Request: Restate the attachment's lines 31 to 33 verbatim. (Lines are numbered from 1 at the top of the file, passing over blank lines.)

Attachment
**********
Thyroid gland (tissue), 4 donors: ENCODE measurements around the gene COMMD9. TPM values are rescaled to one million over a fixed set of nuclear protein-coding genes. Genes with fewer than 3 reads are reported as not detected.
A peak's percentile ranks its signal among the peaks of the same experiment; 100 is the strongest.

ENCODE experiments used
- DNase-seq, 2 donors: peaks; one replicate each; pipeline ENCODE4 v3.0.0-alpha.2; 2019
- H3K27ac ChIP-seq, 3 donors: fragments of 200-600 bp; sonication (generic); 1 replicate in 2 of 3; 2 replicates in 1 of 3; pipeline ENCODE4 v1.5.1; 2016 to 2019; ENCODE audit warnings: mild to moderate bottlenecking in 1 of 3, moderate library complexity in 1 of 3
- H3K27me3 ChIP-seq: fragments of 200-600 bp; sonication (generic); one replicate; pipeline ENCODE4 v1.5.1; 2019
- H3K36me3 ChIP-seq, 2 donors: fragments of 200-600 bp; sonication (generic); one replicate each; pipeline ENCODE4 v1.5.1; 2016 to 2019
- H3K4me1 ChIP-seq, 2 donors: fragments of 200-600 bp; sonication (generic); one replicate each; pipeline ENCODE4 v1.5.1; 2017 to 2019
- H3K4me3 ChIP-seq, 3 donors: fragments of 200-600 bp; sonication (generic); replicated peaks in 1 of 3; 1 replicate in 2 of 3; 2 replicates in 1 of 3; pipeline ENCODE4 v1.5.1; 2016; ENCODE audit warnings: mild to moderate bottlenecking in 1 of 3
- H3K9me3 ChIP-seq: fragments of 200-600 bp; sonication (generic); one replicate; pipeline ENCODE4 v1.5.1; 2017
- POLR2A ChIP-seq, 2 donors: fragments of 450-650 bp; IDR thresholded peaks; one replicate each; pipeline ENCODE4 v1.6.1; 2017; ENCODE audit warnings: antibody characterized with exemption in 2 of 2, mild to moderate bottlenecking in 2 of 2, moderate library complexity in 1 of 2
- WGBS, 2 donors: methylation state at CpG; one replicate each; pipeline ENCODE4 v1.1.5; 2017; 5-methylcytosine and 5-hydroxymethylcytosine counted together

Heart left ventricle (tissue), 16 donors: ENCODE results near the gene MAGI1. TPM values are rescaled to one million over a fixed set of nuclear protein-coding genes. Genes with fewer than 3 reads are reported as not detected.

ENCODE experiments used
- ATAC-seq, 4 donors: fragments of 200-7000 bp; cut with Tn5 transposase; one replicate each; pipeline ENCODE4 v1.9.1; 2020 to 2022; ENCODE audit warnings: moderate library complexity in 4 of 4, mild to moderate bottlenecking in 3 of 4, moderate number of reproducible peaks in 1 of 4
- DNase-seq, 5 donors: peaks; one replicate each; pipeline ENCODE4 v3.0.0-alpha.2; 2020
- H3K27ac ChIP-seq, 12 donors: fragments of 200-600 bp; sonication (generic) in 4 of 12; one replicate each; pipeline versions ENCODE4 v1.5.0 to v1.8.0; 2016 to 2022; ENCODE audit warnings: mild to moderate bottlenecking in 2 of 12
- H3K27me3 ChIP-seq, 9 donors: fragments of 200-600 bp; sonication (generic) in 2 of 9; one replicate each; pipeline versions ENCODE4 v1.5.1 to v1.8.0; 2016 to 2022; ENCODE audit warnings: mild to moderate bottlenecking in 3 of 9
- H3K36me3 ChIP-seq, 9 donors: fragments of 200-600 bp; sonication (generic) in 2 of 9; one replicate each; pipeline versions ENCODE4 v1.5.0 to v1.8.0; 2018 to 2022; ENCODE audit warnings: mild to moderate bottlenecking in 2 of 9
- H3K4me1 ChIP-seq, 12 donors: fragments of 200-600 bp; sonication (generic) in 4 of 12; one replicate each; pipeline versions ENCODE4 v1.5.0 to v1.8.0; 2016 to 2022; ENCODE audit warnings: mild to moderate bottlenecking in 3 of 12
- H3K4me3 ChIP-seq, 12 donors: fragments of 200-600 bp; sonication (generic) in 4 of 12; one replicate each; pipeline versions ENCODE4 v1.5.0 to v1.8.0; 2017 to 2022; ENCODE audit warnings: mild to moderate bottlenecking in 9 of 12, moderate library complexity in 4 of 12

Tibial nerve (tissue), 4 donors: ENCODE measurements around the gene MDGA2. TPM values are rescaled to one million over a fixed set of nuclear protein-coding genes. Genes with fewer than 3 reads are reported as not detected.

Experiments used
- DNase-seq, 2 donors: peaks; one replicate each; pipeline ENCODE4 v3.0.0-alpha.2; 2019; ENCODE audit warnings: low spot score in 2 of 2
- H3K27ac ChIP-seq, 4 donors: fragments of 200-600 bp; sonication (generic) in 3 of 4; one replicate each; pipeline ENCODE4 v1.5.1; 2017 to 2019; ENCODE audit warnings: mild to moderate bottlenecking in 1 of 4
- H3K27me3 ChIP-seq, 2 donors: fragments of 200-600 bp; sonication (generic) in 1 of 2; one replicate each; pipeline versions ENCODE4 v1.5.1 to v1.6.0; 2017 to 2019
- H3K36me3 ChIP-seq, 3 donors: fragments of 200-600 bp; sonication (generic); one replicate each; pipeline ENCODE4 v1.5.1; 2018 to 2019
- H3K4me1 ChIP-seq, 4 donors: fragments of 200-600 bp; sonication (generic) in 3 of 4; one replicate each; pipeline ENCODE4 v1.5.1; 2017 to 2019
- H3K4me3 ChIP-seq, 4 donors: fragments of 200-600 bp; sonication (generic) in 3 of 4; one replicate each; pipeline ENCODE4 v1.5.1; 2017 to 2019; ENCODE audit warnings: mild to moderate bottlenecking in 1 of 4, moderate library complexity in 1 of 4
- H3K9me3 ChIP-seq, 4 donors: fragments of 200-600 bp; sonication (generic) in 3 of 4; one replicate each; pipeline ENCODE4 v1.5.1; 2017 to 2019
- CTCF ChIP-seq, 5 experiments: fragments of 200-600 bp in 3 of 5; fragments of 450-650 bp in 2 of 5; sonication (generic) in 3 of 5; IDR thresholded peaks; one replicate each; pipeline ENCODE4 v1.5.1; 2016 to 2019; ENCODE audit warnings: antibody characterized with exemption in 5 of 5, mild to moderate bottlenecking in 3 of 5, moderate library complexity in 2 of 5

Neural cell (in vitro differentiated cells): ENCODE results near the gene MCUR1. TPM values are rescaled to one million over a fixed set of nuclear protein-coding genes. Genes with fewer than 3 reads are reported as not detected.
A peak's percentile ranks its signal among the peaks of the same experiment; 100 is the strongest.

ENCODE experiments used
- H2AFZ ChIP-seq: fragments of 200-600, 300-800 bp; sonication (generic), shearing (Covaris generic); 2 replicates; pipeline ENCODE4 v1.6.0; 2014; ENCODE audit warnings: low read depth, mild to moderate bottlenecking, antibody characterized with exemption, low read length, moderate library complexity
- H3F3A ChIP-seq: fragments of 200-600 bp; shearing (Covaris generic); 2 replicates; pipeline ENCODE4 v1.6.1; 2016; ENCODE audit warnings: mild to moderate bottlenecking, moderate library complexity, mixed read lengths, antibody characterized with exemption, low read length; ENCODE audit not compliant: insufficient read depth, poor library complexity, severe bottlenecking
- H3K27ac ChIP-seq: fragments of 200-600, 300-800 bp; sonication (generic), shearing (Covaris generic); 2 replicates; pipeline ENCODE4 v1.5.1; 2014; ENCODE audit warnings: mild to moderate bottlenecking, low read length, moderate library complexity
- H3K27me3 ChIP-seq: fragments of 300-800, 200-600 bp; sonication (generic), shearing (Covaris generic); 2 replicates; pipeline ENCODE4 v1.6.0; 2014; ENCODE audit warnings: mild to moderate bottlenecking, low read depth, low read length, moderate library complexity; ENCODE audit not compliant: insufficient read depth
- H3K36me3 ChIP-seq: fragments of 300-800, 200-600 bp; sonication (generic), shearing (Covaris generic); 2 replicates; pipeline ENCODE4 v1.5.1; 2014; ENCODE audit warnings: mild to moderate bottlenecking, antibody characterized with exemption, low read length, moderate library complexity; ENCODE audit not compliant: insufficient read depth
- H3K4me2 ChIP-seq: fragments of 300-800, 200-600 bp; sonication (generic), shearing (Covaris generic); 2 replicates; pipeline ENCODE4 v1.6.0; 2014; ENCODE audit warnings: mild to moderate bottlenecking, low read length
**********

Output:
- CTCF ChIP-seq, 5 experiments: fragments of 200-600 bp in 3 of 5; fragments of 450-650 bp in 2 of 5; sonication (generic) in 3 of 5; IDR thresholded peaks; one replicate each; pipeline ENCODE4 v1.5.1; 2016 to 2019; ENCODE audit warnings: antibody characterized with exemption in 5 of 5, mild to moderate bottlenecking in 3 of 5, moderate library complexity in 2 of 5

Neural cell (in vitro differentiated cells): ENCODE results near the gene MCUR1. TPM values are rescaled to one million over a fixed set of nuclear protein-coding genes. Genes with fewer than 3 reads are reported as not detected.
A peak's percentile ranks its signal among the peaks of the same experiment; 100 is the strongest.